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Baluze, Étienne


French bibliophile; b. Tulle, Nov. 24, 1630; d. Paris, July 28, 1718. At age 15 he was a cleric in a college in Toulouse, but he never went beyond tonsure. Ecclesiastical benefices permitted him to devote himself entirely to study. In 1652 and 1654 he had to retire to Tulle to regain his health. In 1652 he published an attack on P. Frizon's history of French cardinals (1638) that gained him scholarly recognition. He left Tulle in 1656 and went to Paris to be secretary and assistant to the archbishop of Paris, Pierre De marca, from whom he gained a rich knowledge of Church history and a sympathy for gallicanism. When De Marca died in 1662, Baluze served the archbishop of Auch briefly, leaving because he did not share the prelate's admiration of scholasticism. After sustaining nine theses of Canon Law, Gallican in sympathy, at the Sorbonne in 1665, he became librarian for J. B. Colbert in 1667. The library of rare MSS that Baluze collected for Colbert from all Europe later enriched the Bibliothèque Nationale. Baluze accurately transcribed about 80 volumes of material from MSS. In 1671 he had to stop work a third time because of an eye illness. Louis XIV made him professor of Canon Law at the Collège de France in 1689. Baluze resigned as librarian for Colbert in 1700 and withdrew outside Paris. In 1710 Louis XIV exiled him from the capital because Baluze had insisted on publicizing in his Histoire généalogique de la maison d'Auvergne in 1709 the descent of Cardinal bouillon from the Dukes of Aquitaine and the Counts of Auvergne, much to the displeasure of the king. In Tours, Baluze made copies of a wealth of documents later destroyed by fire. In 1713 he was allowed to return to Paris, but without position or pension. After his death the 10,000 printed works in his library were auctioned separately, but the king purchased the 1,500 MSS which are today in the Bibliothèque Nationale. Baluze was one of the greatest scholars of the age of Louis XIV.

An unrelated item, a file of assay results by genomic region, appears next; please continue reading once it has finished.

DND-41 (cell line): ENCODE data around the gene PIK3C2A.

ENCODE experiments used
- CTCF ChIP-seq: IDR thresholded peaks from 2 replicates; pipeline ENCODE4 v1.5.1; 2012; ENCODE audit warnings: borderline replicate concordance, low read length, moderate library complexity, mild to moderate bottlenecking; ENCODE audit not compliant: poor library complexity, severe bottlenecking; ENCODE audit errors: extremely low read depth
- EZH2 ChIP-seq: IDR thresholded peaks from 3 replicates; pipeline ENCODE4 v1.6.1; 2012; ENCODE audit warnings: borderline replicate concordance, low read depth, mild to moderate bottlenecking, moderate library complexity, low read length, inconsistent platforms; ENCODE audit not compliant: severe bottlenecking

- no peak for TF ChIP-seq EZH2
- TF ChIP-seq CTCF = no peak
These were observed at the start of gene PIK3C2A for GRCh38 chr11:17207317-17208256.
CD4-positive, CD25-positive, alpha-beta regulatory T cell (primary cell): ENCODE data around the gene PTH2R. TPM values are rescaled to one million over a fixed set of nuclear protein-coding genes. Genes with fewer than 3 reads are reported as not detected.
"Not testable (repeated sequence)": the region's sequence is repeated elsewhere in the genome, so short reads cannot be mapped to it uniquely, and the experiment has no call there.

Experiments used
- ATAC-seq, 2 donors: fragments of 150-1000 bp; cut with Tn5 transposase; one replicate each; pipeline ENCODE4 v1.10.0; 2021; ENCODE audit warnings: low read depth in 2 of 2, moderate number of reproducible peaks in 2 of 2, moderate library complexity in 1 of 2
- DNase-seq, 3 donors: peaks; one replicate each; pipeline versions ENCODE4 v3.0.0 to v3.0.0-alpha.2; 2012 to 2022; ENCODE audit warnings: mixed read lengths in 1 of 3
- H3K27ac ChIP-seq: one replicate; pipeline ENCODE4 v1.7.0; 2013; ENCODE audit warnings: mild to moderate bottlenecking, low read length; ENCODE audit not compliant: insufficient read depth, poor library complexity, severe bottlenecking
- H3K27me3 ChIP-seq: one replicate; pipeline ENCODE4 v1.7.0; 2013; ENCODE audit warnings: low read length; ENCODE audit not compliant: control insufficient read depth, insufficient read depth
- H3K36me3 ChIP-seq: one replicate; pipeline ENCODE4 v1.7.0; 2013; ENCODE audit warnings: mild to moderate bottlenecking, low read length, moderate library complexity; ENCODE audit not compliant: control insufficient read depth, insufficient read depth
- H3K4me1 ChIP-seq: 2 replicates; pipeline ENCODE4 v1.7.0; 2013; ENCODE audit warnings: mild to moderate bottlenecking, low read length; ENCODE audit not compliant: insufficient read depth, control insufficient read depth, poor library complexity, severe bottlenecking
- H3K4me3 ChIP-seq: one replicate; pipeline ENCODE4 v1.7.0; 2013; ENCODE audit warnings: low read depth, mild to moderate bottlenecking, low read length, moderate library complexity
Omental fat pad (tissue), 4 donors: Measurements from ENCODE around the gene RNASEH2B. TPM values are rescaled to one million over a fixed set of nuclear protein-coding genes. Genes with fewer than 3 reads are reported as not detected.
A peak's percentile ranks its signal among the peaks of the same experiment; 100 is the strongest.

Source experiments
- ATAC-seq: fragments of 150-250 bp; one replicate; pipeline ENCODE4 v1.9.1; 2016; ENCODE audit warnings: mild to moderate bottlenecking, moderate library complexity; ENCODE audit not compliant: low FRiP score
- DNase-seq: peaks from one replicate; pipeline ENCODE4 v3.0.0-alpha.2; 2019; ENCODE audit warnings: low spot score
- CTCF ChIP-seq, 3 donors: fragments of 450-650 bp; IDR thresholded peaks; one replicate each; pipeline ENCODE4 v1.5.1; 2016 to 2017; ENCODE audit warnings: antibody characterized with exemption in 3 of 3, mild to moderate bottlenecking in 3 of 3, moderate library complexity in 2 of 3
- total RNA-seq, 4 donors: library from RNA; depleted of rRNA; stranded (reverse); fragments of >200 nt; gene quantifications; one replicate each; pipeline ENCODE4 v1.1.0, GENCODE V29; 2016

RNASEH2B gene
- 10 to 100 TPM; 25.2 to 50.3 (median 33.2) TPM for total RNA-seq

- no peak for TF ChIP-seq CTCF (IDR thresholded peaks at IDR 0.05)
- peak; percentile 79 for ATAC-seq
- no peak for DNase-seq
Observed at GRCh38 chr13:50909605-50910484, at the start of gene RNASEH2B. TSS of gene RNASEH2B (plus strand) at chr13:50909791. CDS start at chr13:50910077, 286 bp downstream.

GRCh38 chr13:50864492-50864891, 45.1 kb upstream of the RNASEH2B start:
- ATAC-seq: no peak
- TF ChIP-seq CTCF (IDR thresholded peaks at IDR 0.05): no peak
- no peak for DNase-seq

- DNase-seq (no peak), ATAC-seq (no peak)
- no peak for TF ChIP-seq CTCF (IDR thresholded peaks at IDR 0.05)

The classification of Baluze's writings, mostly in Latin, is itself a task of historical research. His 1663 Latin version of a work of Cardinal de Marca, De concordia sacerdotii et imperii seu de libertatibus ecclesiae gallicanae, was put on the Index of Prohibited Books but went through five more editions. Baluze edited the works of Salvian of Marseilles; Vincent of Lerins; Lupus of Ferrières; Agobard, Leidradus, Amulo, and Florus of Lyons; Caesarius of Arles; Regino of Prüm; Antonio Agustin; Lactantius; letters of Innocent III (incomplete); and Cyprian of Carthage (completed 1726 by P. Maran). His capitularies of the French kings (2 v. 1677), in the 1780 edition of P. de Chiniac, was incorporated into Mansi's Concilia. In 1683 Baluze published the first volume of a new collection of councils but, perhaps fearing that his Gallican ideas might jeopardize his position, carried the work no further. In this volume he called attention to certain early councils not noted previously and, on the basis of manuscripts, published the most critical texts available. The mass of variant readings are useless, but the notes are exceptionally good. His lives of the Avignon popes (2 v. 1693), whom he accused of introducing immorality into Avignon, was put on the index. G. Mollat has re-edited the work (4 v. 191428) in line with later research and Baluze's own notes. Baluze's letters, many in French, are to important men about important matters, and some amount to official pronouncements.

Bibliography: Autobiography in Capitularia regum Francorum (Paris 1780). j. marlin, Dictionnaire de théologie catholique, ed. a. vacant et al., 15 v. (Paris 190350; Tables générales 1951), 2.1:138139. g. mollat, Dictionnaire d'histoire et de géographie ecclésiastiques, ed. a. baudrillart et al. (Paris 1912), 6:439452. Catholicisme. Hier, aujourd'hui et demain, g. jacquement (Paris 1947), 1:1197.

[w. e. langley]

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